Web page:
My Passion's Pen

Helping to polish what your passion pens.

Archive for the category “Storytelling”

Make Readers Suffer—Great Fiction Goes for the GUTS

“Fiction is the opposite of our human nature. Human nature is to avoid conflict at all costs. To write fiction? We must dive into the Miserable Messy head-first. Create problems at every turn (not mere “bad situations” but conflict).” Kristen Lamb

Make Readers Suffer—Great Fiction Goes for the GUTS.

Caveat Venditor—Five Mistakes KILLING Self-Published Authors

Too powerful not to share.

Kristen Lamb's Blog

Rise of the Machines Human Authors in a Digital World, social media authors, Kristen Lamb, WANA, Rise of the Machines

All right, it’s about to be a brand new year and many of you are wanting to finally see your books published. ROCK ON! But, I am the friend who will tell you if there is toilet paper hanging out of your pants. Writing isn’t all glitter and unicorns and I want to warn you of the most common stumbling blocks, because I really DO want you to succeed.

When I began writing I was SO SURE agents would be fighting over my manuscript. Yeah. But after almost fourteen years in the industry, a lot of bloody noses, and even more lessons in humility, I hope that these tips will help you.

Self-publishing is AWESOME, and it’s a better fit for certain personalities and even content (um, social media?), but we must be educated before we publish. In fact, my last book Rise of the Machines (cover above) is much…

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How to Dump Info Without Info Dumping

Ellen Brock

As much as we all know to never ever use info dumps, it doesn’t always make sense to convey something through dialogue or a flashback, and sometimes you need the reader to know the information right away – you don’t have time to trickle it through several chapters.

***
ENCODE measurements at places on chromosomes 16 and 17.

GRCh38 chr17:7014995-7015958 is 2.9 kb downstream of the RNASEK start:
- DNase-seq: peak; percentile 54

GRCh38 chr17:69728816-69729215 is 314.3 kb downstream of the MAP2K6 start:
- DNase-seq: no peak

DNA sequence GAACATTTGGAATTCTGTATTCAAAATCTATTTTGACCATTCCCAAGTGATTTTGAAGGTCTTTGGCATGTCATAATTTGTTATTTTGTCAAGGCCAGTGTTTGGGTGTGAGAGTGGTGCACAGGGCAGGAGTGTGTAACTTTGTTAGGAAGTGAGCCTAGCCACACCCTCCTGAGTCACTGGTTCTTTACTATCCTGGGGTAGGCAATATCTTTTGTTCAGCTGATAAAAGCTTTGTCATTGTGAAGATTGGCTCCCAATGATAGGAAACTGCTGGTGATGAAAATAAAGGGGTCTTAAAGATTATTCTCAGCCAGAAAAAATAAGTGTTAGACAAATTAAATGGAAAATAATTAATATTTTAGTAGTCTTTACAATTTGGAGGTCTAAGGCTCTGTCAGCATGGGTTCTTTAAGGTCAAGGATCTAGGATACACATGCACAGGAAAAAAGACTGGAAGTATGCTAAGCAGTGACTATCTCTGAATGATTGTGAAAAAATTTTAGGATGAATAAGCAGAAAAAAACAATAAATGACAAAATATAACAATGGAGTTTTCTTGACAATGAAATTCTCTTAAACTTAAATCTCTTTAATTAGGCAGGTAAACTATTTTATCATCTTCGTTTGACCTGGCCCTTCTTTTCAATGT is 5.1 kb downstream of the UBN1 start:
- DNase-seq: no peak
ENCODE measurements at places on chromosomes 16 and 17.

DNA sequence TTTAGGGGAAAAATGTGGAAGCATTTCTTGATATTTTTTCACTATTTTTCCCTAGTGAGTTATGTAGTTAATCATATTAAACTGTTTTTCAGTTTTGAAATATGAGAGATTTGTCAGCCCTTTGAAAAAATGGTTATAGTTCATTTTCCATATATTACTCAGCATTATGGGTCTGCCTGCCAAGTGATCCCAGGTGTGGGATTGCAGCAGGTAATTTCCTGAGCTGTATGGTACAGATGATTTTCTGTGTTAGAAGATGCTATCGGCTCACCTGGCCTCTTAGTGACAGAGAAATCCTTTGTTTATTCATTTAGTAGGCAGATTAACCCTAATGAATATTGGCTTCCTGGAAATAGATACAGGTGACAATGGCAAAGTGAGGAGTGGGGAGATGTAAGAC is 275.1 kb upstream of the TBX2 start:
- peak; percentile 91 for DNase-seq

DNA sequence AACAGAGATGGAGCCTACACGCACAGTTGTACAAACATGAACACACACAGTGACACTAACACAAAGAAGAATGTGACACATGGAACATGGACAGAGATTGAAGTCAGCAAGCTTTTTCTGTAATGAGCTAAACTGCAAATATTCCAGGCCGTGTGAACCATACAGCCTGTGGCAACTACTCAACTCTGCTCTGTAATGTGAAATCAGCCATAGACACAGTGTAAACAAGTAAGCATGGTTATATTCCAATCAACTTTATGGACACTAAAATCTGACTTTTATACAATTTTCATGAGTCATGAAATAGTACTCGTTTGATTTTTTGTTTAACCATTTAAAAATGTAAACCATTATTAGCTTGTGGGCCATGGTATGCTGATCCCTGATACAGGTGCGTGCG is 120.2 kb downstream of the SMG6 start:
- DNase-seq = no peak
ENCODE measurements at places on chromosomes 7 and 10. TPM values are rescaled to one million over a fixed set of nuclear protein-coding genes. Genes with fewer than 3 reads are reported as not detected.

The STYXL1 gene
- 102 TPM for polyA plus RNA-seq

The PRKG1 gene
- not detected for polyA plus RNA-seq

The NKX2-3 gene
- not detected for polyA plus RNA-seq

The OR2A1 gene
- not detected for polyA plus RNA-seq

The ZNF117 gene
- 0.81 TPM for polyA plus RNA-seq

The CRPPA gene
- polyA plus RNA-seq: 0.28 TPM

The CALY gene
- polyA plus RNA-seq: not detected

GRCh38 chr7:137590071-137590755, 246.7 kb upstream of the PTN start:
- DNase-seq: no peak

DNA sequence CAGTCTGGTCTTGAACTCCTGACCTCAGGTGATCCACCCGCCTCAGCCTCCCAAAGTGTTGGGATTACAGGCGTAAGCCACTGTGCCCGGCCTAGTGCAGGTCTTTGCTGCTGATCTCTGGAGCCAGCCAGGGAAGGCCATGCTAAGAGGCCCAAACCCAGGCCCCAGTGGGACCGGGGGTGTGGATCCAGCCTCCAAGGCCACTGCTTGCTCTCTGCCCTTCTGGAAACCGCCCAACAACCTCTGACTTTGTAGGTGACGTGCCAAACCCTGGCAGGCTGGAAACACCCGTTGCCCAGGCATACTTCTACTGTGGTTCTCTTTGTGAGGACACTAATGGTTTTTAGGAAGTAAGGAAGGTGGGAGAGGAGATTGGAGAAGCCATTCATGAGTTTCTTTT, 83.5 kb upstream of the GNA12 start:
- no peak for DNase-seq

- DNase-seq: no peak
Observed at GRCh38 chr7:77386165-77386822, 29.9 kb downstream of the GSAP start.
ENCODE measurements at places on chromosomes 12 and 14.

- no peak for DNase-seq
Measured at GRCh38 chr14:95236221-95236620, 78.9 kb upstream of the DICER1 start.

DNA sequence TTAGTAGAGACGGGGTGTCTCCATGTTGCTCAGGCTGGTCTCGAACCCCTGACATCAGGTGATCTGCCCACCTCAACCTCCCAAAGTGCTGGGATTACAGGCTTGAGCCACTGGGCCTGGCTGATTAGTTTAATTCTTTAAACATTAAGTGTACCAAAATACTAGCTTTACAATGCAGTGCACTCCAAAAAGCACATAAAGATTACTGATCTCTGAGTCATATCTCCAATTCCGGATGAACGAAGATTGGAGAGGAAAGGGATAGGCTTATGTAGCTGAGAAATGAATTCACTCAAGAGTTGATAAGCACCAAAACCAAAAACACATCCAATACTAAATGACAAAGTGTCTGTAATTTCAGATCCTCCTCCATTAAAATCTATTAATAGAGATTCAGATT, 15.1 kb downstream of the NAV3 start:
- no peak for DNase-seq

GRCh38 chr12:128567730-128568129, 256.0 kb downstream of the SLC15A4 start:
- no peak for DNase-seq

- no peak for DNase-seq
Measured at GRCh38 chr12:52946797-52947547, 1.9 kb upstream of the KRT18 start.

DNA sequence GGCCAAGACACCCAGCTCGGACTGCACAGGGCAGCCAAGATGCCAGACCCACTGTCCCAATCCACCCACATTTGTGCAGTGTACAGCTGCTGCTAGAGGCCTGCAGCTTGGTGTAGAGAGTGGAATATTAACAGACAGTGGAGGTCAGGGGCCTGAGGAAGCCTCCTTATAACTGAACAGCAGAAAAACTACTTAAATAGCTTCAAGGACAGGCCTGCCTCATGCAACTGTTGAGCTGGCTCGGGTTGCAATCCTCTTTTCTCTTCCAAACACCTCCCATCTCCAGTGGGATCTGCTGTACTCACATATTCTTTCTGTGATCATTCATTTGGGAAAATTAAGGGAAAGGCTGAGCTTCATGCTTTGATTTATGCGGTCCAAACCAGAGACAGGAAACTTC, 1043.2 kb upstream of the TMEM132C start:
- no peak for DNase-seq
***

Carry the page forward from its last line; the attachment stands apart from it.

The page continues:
So for those times when you truly need to do some telling instead of showing, here are some tricks to slip it in unnoticed.

Landscape

Establish a Scene

Before moving into an info dump, always establish a scene. This means that the very first information conveyed needs to establish the basics: who, what, when, and where. Let the reader know what your character is up to and they will have something to visualize. Visualizing something (anything!), helps the reader stay engrossed in the scene.

The Scene has to Matter

The scene you establish must be in some way integral to telling the story…

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“It’s Not You, It’s Me.” When You and Your Manuscript Need to Have a Talk

This is such a refreshingly honest piece. Sometimes our skills are simply not up to par with the story we’ve envisioned.  There is no shame in admitting that.

Don’t get discouraged.

Work on other things. Read. Learn. Write. Grow. One day your ability will exceed your vision and that perfect piece will flow uninhibited.

Don’t give up.

“It’s Not You, It’s Me.” When You and Your Manuscript Need to Have a Talk.

Exclude Us From Novels